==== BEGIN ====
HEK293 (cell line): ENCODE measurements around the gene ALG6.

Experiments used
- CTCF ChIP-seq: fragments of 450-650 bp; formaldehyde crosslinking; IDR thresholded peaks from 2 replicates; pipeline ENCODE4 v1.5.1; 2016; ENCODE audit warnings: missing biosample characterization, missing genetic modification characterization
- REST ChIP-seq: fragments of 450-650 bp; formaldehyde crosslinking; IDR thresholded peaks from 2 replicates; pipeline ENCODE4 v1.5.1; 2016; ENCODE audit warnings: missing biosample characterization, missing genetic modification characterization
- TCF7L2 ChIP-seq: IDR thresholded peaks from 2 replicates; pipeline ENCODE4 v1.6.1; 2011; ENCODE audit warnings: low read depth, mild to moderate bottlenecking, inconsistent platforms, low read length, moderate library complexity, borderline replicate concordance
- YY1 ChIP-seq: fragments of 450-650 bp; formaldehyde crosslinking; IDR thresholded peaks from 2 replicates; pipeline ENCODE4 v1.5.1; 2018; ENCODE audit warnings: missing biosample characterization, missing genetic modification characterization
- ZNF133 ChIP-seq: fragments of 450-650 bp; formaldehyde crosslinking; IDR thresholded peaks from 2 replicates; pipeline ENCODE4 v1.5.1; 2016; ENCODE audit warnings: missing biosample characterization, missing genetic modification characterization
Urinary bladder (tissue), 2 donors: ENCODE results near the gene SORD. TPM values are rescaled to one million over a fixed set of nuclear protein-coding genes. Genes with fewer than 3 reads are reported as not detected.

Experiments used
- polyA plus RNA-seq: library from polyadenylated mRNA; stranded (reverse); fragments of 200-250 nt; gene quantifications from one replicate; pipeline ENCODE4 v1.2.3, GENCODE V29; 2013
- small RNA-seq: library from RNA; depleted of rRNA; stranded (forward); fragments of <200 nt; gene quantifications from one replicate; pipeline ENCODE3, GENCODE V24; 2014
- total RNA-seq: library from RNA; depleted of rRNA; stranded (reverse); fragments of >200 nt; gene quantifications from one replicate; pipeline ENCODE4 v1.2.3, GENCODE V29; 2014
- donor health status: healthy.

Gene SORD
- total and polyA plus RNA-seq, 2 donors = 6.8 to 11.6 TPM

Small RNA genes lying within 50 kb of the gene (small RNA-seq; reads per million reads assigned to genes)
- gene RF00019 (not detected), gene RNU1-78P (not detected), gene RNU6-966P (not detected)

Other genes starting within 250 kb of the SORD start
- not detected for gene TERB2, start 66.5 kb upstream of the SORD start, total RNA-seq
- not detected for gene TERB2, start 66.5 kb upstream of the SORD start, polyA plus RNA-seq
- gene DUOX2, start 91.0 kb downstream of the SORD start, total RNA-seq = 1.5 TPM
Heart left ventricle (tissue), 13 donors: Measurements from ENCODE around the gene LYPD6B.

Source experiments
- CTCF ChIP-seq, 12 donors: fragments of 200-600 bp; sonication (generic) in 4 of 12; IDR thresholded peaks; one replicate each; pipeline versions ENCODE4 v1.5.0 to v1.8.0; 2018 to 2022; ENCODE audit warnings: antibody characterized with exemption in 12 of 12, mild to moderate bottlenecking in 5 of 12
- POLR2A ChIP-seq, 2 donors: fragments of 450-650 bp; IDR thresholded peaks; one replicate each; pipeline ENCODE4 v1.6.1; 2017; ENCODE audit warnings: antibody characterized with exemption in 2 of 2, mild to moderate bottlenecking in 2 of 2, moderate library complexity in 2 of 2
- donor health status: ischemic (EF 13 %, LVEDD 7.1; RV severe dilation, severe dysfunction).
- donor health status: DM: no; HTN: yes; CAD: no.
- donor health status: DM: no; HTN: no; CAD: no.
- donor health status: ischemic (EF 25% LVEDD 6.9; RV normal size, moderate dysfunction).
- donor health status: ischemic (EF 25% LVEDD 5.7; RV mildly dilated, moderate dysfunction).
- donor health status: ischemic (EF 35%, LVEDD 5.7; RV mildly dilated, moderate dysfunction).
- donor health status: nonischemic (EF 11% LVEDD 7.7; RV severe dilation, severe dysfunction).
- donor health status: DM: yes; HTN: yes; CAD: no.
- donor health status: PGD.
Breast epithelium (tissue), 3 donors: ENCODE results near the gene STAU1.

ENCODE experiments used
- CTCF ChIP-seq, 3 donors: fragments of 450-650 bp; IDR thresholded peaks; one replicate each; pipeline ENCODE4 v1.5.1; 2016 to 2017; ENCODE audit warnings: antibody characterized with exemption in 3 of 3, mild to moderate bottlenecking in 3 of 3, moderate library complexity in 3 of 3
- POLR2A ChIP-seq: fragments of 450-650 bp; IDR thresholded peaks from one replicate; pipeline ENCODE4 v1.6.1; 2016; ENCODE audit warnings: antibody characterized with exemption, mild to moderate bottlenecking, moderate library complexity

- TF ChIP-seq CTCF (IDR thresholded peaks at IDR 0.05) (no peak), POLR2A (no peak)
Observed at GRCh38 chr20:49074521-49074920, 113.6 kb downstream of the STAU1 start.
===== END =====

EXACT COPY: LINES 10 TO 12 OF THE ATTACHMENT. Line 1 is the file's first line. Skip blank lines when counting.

- polyA plus RNA-seq: library from polyadenylated mRNA; stranded (reverse); fragments of 200-250 nt; gene quantifications from one replicate; pipeline ENCODE4 v1.2.3, GENCODE V29; 2013
- small RNA-seq: library from RNA; depleted of rRNA; stranded (forward); fragments of <200 nt; gene quantifications from one replicate; pipeline ENCODE3, GENCODE V24; 2014
- total RNA-seq: library from RNA; depleted of rRNA; stranded (reverse); fragments of >200 nt; gene quantifications from one replicate; pipeline ENCODE4 v1.2.3, GENCODE V29; 2014